To avoid EU fines for excessive air pollution, the German government is considering making public transport free of charge. The move could reduce the number of private cars and cut emissions.
In a bid to avoid EU emissions fines, the German government is planning to trial free public transport to cut the number of private cars.
The move, which has been welcomed by transport experts, comes two years after Volkswagen’s emissions scandal unleashed anger at the car industry.
In a letter addressed to EU Environment Commissioner Karmenu Vella and quoted on the Clean Energy Wire, German Environment Minister Barbara Hendricks, Finance Minister Peter Altmaier and Transport Minister Christian Schmidt write that “together with the [federal states] and the local level, we are considering public transport free of charge in order to reduce the number of private cars.”
Germany missed a January 30 deadline to meet EU limits on nitrogen dioxide and fine particles, but has been given extra time by Brussels to devise emission-cutting measures.
“Effectively fighting air pollution without any further unnecessary delays is of the highest priority for Germany,” the ministers add.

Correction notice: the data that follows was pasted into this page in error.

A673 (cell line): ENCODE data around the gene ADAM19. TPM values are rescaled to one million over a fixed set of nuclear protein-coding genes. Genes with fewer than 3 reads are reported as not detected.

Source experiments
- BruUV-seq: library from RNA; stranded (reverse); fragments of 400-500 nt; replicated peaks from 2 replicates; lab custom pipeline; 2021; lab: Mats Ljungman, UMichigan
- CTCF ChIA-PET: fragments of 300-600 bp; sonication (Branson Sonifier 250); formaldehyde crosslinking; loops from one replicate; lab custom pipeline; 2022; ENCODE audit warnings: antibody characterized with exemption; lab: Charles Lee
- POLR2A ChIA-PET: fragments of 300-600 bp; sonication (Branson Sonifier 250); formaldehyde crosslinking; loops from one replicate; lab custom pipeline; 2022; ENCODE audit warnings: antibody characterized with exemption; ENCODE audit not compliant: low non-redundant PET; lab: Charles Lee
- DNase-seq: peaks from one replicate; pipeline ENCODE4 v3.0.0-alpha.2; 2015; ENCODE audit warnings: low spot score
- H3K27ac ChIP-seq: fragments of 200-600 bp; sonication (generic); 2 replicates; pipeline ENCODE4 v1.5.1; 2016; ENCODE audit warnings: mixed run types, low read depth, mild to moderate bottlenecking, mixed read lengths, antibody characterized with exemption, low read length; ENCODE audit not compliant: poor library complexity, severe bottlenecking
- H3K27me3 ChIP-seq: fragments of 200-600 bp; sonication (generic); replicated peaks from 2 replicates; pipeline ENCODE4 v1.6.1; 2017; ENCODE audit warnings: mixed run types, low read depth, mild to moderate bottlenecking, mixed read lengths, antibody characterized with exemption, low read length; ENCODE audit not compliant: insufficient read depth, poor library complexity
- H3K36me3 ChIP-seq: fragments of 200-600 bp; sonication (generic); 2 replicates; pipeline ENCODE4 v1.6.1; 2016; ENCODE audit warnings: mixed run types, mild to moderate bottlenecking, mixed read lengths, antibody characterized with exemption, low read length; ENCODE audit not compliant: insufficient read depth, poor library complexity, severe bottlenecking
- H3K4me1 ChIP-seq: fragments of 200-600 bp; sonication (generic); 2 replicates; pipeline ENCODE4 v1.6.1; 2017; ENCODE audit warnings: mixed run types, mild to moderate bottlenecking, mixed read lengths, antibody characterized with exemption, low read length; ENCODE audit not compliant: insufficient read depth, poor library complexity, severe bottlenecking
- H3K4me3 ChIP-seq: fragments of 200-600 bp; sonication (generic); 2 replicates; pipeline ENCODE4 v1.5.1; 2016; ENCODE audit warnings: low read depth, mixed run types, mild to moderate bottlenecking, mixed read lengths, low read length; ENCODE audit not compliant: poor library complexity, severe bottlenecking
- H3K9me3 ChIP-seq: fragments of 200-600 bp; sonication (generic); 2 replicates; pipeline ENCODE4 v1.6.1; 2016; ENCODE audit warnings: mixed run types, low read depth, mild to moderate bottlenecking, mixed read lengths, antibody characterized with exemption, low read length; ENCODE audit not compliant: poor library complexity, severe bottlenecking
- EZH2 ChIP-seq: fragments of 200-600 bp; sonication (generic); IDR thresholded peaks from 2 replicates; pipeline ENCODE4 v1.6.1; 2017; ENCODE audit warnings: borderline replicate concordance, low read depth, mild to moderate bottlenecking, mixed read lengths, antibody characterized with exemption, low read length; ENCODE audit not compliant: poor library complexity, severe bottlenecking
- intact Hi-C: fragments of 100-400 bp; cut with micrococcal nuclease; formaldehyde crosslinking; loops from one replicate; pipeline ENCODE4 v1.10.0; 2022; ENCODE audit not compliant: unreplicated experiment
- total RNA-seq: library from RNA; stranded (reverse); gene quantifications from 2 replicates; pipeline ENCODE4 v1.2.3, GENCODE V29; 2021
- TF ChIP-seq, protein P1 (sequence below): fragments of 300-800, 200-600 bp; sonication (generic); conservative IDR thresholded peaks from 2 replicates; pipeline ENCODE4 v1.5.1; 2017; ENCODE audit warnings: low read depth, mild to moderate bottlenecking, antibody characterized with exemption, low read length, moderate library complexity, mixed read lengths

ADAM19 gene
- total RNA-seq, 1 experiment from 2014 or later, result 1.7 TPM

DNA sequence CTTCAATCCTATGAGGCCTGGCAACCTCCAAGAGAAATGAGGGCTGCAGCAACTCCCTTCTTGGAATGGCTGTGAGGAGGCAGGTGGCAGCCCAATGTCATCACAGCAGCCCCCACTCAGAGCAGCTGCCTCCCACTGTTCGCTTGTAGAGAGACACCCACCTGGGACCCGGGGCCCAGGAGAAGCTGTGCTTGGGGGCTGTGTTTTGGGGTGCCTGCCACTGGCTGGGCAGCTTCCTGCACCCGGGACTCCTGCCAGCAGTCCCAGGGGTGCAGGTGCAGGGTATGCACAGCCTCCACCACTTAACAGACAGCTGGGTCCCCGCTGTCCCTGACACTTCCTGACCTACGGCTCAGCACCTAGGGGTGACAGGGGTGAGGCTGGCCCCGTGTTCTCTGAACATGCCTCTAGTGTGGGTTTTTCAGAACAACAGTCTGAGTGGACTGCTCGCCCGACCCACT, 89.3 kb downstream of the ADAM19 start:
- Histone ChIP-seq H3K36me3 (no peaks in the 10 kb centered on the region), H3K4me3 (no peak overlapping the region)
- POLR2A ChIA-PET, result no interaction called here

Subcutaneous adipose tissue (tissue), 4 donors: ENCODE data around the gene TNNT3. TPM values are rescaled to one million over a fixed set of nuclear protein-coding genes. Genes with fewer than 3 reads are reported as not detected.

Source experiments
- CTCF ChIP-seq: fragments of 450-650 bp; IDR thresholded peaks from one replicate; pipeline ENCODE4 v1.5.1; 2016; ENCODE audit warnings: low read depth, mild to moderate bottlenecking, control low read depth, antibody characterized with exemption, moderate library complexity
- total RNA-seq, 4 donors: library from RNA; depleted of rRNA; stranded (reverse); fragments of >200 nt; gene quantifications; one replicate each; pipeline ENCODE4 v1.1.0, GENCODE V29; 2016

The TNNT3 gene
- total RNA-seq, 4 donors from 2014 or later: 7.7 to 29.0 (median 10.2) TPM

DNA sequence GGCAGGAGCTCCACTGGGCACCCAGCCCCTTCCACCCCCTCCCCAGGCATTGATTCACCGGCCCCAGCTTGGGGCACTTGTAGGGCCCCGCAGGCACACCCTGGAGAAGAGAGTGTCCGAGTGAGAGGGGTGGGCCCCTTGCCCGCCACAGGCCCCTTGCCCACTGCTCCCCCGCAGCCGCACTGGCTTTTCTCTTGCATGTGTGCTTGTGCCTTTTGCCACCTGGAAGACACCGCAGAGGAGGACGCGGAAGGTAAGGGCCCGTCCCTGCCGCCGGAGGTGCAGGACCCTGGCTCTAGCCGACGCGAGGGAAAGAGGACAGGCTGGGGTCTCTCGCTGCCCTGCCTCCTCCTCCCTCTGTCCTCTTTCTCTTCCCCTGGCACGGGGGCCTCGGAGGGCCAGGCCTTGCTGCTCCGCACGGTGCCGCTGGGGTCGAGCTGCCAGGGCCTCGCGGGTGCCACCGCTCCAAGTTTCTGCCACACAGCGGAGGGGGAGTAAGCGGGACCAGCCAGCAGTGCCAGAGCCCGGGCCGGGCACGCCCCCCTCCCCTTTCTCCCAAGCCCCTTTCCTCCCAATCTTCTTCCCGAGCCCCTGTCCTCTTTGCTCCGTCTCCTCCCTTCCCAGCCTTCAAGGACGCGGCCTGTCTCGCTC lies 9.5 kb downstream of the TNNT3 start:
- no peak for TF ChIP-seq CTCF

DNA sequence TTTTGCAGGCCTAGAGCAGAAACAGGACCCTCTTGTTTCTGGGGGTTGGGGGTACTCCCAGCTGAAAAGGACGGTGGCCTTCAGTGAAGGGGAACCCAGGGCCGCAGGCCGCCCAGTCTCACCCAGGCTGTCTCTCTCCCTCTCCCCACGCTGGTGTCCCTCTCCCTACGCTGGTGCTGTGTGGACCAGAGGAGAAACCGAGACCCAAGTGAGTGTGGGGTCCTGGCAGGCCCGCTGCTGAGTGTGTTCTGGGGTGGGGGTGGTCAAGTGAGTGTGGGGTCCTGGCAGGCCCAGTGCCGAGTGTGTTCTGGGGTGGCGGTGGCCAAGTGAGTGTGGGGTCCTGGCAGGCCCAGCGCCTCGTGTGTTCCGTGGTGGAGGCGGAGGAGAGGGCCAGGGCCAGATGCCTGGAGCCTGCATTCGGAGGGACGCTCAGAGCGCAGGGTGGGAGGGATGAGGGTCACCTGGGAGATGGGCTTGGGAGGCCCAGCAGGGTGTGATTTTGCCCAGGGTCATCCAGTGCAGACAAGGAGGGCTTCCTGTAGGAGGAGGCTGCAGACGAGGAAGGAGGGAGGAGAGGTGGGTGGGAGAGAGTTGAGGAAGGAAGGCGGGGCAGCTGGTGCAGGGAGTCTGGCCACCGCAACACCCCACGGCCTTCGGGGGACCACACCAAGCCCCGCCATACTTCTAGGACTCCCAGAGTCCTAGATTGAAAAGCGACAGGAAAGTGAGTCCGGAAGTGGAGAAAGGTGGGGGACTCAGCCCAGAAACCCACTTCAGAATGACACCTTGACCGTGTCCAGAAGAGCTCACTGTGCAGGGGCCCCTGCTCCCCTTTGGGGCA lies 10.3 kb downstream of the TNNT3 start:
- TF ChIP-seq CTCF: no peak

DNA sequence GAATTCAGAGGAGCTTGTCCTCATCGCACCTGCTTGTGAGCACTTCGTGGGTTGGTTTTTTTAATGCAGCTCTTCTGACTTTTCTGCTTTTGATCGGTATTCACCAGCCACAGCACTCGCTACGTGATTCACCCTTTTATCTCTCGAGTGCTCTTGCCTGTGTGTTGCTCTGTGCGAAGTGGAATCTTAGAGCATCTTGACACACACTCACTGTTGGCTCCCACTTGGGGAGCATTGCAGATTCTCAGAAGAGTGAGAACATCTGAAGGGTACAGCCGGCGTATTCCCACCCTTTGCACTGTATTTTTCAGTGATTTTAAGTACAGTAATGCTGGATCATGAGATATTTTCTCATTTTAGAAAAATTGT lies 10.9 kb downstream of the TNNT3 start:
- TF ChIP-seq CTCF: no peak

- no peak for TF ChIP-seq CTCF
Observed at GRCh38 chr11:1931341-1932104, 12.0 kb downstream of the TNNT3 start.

The proposal will be tested by “the end of this year at the latest” in five cities across western Germany, including former capital Bonn and industrial cities Essen and Mannheim, according to AFP.
Other steps proposed include further restrictions on emissions from vehicle fleets like buses and taxis, low-emissions zones or support for car-sharing schemes.
Life-threatening pollution affects more than 130 cities in Europe, according to the European Commission. It causes around 400,000 deaths per year.
Countries that fail to keep to EU limits could face legal action at the European Court of Justice.
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